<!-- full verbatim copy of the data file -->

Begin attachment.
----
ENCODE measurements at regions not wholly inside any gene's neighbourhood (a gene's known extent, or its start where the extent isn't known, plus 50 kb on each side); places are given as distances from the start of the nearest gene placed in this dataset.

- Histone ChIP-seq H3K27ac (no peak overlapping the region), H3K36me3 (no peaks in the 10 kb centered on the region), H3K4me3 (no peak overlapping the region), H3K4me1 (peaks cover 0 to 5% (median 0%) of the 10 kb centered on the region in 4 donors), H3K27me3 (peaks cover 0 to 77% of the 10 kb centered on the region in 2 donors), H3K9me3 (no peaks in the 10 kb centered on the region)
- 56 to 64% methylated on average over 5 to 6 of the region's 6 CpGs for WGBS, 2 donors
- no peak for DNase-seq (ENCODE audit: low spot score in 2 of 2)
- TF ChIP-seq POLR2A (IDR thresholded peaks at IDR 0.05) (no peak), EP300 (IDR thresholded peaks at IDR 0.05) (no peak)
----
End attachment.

ENCODE measurements at regions not wholly inside any gene's neighbourhood (a gene's known extent, or its start where the extent isn't known, plus 50 kb on each side); places are given as distances from the start of the nearest gene placed in this dataset.

- Histone ChIP-seq H3K27ac (no peak overlapping the region), H3K36me3 (no peaks in the 10 kb centered on the region), H3K4me3 (no peak overlapping the region), H3K4me1 (peaks cover 0 to 5% (median 0%) of the 10 kb centered on the region in 4 donors), H3K27me3 (peaks cover 0 to 77% of the 10 kb centered on the region in 2 donors), H3K9me3 (no peaks in the 10 kb centered on the region)
- 56 to 64% methylated on average over 5 to 6 of the region's 6 CpGs for WGBS, 2 donors
- no peak for DNase-seq (ENCODE audit: low spot score in 2 of 2)
- TF ChIP-seq POLR2A (IDR thresholded peaks at IDR 0.05) (no peak), EP300 (IDR thresholded peaks at IDR 0.05) (no peak)